In the latest in the Gold and Steel-Dagger-winning Slough House series, MI5 agents are struggling with personal problems: repressed grief, various addictions, retail paralysis, and the nagging suspicion that their newest colleague is a psychopath. Plus someone is trying to kill Roddy Ho. But collectively, they're about to rediscover their greatest strength—that of making a bad situation much, much worse.
This is the fifth in Mick Herron’s Jackson Lamb series, which in characterisation and tone is essentially a rollicking subversion of John le Carré’s books about George Smiley ... Stylistically, Herron’s narrative voice swoops from the high...to the low ... But it’s the dialogue that zings: the screenwriters of the inevitable TV version won’t have to change much ... The dominant tactic, though, is the juxtaposition of big jokes and high jeopardy ... Herron is a very funny writer, but also a serious plotter ... Readers may sometimes feel queasy that the creation of Lamb, a man who says the unsayable, gives Herron easy licence to write the unwritable on subjects such as race and disability, in the way that character comedy can allow performers to pass off bigotry as irony. For me, though, these grotesque creations have the subtler purpose of challenging a society that increasingly applies sensitivity and offensiveness tests to public discourse. Where Herron’s novels most overlap with those of Le Carré is in the severity of their critique of the failures of management in post-imperial, pre–Brexit Britain.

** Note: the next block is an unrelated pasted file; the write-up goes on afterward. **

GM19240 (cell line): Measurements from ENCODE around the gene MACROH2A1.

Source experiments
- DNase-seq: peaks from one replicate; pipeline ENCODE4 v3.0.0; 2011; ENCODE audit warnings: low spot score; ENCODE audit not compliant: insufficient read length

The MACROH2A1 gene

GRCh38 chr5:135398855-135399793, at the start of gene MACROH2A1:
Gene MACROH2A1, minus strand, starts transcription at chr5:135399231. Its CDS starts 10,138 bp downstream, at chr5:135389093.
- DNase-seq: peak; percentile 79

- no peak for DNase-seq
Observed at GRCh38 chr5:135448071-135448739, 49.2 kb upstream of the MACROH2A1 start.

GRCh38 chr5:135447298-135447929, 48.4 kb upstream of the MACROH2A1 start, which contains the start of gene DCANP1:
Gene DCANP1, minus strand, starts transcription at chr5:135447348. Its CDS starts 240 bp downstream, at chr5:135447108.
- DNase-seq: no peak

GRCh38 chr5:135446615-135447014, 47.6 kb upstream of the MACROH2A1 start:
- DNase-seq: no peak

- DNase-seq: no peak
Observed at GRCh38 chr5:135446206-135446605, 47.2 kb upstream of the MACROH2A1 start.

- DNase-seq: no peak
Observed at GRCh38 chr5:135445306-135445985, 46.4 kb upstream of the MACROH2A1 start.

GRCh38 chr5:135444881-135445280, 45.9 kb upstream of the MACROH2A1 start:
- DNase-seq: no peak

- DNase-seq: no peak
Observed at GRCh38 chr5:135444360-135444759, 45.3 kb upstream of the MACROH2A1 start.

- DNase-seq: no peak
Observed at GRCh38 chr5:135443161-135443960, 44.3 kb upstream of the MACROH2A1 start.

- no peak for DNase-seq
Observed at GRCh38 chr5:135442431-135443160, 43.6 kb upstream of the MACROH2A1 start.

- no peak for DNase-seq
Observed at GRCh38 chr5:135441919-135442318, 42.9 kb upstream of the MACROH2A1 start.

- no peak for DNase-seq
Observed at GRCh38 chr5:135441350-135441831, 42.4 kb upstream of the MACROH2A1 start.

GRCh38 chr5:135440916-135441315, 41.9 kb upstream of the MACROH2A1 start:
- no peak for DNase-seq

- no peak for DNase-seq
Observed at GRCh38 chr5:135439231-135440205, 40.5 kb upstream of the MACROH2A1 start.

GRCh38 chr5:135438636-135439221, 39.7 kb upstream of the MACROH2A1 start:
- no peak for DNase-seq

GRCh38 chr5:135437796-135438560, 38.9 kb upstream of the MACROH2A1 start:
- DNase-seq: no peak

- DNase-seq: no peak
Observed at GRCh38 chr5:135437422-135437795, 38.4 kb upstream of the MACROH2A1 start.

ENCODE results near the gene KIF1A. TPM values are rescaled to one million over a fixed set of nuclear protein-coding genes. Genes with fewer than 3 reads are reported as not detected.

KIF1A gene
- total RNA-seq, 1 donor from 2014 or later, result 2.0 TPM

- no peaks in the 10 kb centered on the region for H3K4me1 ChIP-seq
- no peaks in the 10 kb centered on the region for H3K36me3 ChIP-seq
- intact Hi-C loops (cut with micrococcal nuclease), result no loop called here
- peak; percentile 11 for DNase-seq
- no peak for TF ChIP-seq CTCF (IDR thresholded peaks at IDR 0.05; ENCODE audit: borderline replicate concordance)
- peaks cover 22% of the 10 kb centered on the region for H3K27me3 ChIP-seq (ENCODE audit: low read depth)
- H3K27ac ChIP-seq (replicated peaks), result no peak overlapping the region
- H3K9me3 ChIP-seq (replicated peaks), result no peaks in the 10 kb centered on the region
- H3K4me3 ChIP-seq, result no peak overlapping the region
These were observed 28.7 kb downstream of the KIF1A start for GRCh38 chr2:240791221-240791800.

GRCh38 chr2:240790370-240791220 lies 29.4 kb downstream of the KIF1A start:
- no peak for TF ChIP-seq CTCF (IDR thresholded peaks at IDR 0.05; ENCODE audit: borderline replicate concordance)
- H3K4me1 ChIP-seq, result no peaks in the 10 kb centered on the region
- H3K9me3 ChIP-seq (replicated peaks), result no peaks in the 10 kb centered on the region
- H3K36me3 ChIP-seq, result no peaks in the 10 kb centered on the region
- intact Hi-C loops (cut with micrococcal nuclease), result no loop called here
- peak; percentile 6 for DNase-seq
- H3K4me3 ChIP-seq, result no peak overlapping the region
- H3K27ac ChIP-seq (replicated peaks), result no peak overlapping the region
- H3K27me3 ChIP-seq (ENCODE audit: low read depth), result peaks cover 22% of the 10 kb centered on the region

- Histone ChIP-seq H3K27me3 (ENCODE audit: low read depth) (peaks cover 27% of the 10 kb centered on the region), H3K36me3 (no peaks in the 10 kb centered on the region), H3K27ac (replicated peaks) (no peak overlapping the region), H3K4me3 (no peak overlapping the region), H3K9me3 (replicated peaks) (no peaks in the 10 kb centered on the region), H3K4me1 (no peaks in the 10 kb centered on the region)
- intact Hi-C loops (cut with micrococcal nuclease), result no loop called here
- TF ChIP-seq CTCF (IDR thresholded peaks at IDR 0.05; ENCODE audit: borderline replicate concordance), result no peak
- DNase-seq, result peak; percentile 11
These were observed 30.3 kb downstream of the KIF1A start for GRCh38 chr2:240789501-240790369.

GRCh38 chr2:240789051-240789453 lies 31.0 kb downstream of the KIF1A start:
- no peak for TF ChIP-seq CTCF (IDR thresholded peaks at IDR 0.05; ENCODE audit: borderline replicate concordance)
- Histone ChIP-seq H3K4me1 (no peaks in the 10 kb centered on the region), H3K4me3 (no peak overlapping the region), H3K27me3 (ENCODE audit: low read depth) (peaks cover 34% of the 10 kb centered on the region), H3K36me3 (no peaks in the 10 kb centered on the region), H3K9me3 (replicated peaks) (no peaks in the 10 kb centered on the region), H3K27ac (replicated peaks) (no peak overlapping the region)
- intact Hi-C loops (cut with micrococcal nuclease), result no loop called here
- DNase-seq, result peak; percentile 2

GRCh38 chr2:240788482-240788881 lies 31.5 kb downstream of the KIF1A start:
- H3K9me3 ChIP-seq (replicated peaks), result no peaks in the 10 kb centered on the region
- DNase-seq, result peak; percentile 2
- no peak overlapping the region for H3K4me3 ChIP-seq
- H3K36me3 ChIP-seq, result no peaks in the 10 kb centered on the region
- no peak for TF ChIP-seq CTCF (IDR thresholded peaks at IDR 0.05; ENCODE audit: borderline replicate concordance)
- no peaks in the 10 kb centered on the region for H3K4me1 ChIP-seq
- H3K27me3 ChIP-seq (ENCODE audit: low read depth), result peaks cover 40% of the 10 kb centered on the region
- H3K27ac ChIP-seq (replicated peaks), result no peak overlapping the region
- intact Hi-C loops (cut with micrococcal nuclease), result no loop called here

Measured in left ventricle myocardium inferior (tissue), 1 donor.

Herron manages to make his characters amusing, to devise a twisting-turning plot that is much more than a receptacle for one-liners and witticisms, to introduce serious and satirical political and social issues, and to blend the whole concoction with pungent dialogue and superb writing ... His plots, which are about crime rather than espionage, are ridiculously exaggerated and hugely funny. His characters are mostly unpleasant, corrupt or criminal—or wanting to be. They seek sex and fortune and talk incessantly and brilliantly ... In London Rules he has combined the essence of perpetual humour with a background of reality. He may make us laugh on every page, but he also makes us think.